What Becomes of the Brokenhearted?

Image of heart

Did you start singing or humming Jim Ruffin’s classic? Those haunting lyrics strike a melancholy chord that goes straight to the heart. “What becomes of the brokenhearted? Who had love that is now departed…

I thought about this a lot when I was a little girl. I remember listening to the Beatles album Sergeant Pepper’s Lonely Hearts Club Band. I couldn’t help wondering, is there really a Lonely Hearts Club—especially one that is so well-attended they have their own band!—and what horrible misfortune has to happen for me to become a member?

I wasn’t too worried at the time because my dad always sent me flowers on Valentine’s Day. Every year a dozen or more beautiful long stem red roses would arrive for my mom, along with two bouquets of yellow roses for my sister and me. Phew. I was loved and not a candidate for the Club. Well, until I got divorced.

It’s no big secret that if you’re single, widowed, or healing from a love affair, the holidays can be particularly lonely. And no holiday is tougher than Valentine’s Day.

Why does it hit us so hard? It’s pretty simple. Ultimately—and more than anything else—we all want to be loved and cherished, unconditionally, warts and all. And once a year on February 14th we (think we) get a “love report card” that indicates whether we’re someone special or destined to be alone.

This sh*t can really mess with your head, unless you’re my sister, who believes Valentine’s Day is a made up holiday—aka conspiracy—to get you to buy cards and candy.

Well take heart, because my tried and true Valentine’s Survival Kit is here:

* Adopt my sister’s attitude. Participation is optional and meaningless. Don’t go over to the dark side (unless it’s really good organic dark chocolate).

* Take to your bed with “the vapors.” This term was used in Victorian times for a mysterious lady’s ailment—anything from lightheadedness to stress and overwhelm to “cramps.” Sometimes I just have to channel my inner Southern Belle, grab a novel that takes me away, and worry about “it” tomorrow. A little healthy escape is just that!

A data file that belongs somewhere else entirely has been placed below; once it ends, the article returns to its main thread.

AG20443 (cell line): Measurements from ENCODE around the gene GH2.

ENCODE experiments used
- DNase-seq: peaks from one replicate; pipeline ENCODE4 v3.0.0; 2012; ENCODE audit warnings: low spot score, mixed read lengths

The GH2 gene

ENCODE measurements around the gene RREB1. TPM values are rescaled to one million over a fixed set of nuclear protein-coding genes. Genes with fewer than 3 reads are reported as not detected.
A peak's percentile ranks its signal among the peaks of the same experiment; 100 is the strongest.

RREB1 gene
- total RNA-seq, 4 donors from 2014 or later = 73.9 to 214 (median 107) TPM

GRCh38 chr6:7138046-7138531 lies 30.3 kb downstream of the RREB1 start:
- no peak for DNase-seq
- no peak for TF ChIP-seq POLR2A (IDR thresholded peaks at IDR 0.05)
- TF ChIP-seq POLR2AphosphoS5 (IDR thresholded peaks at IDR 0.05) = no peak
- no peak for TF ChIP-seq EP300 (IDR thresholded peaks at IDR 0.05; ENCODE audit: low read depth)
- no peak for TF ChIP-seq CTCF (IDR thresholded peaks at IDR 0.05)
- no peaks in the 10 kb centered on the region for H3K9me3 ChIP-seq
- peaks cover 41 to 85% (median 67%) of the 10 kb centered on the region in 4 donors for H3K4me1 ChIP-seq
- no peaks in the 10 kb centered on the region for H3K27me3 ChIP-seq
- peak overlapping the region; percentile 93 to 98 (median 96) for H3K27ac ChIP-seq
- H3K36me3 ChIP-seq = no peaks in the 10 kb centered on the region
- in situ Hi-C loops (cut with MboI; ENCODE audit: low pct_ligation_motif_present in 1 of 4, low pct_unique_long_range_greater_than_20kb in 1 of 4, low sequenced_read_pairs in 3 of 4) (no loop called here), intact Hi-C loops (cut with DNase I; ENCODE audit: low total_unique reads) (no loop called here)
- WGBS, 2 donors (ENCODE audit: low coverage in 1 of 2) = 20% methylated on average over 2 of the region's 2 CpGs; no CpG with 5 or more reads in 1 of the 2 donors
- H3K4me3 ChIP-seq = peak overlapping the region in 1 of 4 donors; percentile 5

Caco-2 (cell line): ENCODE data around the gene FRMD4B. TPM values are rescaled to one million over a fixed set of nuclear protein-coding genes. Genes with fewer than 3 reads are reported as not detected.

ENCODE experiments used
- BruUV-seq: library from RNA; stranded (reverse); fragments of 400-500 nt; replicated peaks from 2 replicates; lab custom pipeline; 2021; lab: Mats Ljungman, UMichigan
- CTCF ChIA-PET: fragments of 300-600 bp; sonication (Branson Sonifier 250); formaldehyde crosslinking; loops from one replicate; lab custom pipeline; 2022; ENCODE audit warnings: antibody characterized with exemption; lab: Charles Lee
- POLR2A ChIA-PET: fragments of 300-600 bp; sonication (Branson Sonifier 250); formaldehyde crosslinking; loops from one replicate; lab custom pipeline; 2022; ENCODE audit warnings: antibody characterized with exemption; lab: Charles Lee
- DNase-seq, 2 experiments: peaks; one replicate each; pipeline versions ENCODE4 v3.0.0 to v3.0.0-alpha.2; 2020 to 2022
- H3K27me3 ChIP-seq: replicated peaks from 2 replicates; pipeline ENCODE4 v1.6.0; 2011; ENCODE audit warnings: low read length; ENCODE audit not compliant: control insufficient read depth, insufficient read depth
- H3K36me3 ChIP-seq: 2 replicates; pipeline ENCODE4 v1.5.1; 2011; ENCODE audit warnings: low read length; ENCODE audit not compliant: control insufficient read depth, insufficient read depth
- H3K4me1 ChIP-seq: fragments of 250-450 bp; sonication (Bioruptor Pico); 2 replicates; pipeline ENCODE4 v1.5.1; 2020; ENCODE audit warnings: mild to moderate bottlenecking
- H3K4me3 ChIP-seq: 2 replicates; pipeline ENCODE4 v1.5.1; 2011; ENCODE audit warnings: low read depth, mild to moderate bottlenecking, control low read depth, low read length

* Do NOT listen to “love songs and dedications after dark” or watch The Notebook. No good can come of this.

* Give in to that chocolate craving. Chocolate releases serotonin, a feel good hormone that helps you feel connected. Plus it has magnesium, which lessens anxiety.

Yes, this is a blatant attempt to get you to buy my products. But these bars have 12 grams of protein, and because they are so rich and satisfying, it’s nearly impossible to eat too many.

All kidding aside, the best way to survive Valentines Day is to get out of your head and into your heart.

* Do for someone else what you wish someone would do for you. Trust me, you’re not the only one who feels lonely. You’re also not the only one who wants to feel appreciated or accepted—or anything else! And while we’re all very much the same, there is always someone who is in a much worse situation than you.

Who do you know who would like flowers or a card or phone call? Where can you volunteer and show others you care? It’s hard to feel sorry for yourself when you are helping someone less fortunate.

* Remember there are all kinds of love and each one is special, so let others know you love them.

* Look inside for love. Expecting someone or something to validate your love-ability is a short-term boost at best. Would you like flowers? A decadent bottle of wine? Chocolate? A massage? An escape in nature?

Be your own valentine and pamper yourself! Spend the day loving yourself unconditionally or at least take a break from being hard on yourself.

Armed with these tips, even the loneliest heart is safe on February 14th. How will you show love on Valentine’s Day?